We continued to take a very active approach to corporate shared value (CSV) both regionally and globally, driving key initiatives in support of our three primary stakeholder groups—employees, customers and the local communities in which we operate. Given South Africa's development needs, in line with our long-standing approach, the bulk of spend was allocated to this region as follows:

  • SEU: EUR100,000
  • SNA: US$460,000
  • SSA: ZAR50 million
 

 Risk

Integration of sustainability

Social unrest

Land restitution

 

Operating context –
Social disruption


CASE STUDY

Investing in early childhood development

International research states that 90% of brain growth and development takes place before the age of five. Research also indicates that children whose development is nurtured early in life are more likely to be:

  • Successful in school, have fewer learning disabilities and be more likely to finish high school and seek further education or training
  • More productive in the workforce, hold better jobs, own their own homes, and
  • Healthier throughout their lives, physically and mentally.

Against this backdrop, the South African government prioritised early childhood development (ECD) as highlighted in the National Development Plan (NDP) Vision for 2030.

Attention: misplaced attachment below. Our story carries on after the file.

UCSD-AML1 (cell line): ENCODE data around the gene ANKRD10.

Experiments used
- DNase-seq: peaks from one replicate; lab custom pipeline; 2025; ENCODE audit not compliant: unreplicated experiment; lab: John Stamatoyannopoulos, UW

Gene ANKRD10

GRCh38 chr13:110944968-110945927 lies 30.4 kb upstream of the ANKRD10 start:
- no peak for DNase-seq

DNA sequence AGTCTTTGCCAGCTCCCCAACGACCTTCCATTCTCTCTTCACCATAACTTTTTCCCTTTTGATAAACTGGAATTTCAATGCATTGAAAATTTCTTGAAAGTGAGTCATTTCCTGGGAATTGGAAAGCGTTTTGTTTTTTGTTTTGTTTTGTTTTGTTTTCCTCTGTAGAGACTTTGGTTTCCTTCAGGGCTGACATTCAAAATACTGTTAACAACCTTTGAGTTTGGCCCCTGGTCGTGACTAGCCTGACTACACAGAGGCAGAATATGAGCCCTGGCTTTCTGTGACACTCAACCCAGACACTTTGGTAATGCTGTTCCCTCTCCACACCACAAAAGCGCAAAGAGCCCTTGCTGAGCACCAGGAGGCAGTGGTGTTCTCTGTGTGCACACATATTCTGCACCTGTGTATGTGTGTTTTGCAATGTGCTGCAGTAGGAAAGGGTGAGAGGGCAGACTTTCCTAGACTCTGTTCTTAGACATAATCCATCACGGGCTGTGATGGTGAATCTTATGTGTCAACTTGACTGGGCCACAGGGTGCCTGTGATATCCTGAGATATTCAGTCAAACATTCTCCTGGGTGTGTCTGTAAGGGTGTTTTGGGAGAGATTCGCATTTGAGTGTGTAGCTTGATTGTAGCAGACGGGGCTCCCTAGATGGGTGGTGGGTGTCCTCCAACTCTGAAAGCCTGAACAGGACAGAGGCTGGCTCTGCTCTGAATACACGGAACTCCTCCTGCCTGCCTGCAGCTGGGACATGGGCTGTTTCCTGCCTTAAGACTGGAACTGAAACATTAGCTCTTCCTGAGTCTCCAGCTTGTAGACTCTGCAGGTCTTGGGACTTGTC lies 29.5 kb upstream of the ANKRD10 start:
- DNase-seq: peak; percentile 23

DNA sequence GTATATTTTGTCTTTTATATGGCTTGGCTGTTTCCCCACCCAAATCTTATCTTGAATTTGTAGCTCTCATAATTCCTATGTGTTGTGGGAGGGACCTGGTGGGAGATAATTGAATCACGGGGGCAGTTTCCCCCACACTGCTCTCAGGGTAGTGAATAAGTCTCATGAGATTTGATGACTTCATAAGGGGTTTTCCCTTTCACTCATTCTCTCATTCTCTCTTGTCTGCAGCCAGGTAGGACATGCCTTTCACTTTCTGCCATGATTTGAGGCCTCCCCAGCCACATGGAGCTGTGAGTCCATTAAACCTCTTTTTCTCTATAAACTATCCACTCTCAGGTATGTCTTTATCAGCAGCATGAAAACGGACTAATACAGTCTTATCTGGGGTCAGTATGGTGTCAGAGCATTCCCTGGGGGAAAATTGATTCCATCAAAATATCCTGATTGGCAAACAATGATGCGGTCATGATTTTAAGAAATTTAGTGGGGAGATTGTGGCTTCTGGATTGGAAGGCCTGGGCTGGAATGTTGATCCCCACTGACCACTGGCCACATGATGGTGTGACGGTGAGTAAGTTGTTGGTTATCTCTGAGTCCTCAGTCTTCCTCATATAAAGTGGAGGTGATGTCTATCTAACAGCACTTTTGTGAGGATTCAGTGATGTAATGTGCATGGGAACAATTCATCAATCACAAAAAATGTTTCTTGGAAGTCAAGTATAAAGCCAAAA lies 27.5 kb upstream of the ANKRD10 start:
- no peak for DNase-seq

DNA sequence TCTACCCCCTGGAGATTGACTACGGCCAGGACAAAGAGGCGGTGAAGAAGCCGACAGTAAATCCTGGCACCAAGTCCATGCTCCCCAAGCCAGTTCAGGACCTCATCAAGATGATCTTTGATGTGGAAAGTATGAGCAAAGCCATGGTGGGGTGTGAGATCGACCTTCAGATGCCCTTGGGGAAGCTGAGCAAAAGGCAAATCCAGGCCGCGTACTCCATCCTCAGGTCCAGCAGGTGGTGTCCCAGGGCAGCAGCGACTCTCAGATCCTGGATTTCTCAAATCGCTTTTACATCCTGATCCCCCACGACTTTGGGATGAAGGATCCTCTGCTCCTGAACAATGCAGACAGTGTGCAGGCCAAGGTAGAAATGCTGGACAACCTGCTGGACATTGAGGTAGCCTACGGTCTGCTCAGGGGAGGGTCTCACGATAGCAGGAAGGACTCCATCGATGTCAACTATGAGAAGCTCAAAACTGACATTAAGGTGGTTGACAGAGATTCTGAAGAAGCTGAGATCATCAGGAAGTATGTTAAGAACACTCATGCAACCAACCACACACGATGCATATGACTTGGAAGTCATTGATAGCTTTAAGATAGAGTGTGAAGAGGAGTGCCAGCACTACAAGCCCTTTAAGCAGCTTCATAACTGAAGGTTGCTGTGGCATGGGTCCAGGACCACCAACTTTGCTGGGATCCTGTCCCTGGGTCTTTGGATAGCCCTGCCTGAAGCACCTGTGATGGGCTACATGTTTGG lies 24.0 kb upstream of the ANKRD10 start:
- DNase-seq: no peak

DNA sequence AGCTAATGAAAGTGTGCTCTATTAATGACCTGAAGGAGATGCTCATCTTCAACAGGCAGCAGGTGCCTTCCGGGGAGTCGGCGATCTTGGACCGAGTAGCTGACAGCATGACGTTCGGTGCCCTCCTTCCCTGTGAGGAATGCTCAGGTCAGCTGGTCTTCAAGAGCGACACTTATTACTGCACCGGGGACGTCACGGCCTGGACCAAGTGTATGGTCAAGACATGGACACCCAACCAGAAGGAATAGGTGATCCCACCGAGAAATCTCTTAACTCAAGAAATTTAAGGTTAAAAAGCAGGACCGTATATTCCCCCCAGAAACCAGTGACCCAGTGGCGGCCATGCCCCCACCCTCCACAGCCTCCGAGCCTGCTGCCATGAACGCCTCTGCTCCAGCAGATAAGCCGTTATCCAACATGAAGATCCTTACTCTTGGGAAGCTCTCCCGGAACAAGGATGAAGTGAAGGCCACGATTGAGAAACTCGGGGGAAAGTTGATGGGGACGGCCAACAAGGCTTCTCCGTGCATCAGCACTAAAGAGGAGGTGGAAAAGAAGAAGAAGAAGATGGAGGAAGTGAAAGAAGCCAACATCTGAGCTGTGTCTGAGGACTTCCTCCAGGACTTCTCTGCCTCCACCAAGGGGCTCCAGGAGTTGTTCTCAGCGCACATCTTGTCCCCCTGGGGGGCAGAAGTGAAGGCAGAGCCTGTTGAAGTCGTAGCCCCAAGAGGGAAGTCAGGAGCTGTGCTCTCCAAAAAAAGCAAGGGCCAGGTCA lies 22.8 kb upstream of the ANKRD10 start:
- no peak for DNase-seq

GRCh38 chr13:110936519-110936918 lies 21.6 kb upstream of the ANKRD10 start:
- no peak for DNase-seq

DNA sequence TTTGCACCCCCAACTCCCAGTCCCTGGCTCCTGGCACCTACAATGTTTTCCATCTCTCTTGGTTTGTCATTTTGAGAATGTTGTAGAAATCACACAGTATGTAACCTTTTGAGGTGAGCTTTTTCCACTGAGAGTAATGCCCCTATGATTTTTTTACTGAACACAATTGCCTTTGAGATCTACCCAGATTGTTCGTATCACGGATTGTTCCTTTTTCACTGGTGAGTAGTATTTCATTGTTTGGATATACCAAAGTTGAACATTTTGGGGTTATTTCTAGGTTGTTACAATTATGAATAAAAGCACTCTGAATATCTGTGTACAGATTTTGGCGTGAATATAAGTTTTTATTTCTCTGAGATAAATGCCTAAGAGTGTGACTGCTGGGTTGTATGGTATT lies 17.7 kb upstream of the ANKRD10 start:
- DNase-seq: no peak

We began investing in ECD in 2014, partnering with key role players to achieve the following results:

  • In Mpumalanga, we have developed an ECD centre of excellence at the Sappi Elandshoek community through Penreach, the largest teacher development programme in Africa. Sappi has sponsored the training of the principal and five primary school teachers from a local primary school in ECD-related topics. Between 2016 and 2018, these teachers reached 415 children.
  • In 2016, we extended the ECD programme to Gauteng, by sponsoring the Jabulani Training and Development Centre. Our sponsorship of the centre has contributed to training over 1,250 ECD practitioners in recent years.
  • In 2018, 22 ECD practitioners graduated from the ECD programme in KZN with an NQF4 qualification (a national standard), implemented under the auspices of Training and Resources in Early Education (TREE), and a further 36 will complete their training at the end of 2019. Of these, 18 will have a NQF4 certification which they will administer in their créches, while the other 18 have been trained to run playgroups in their areas, where previously no ECD facilities existed. Practitioners in this region have impacted 2,097 children between 2016 and 2018.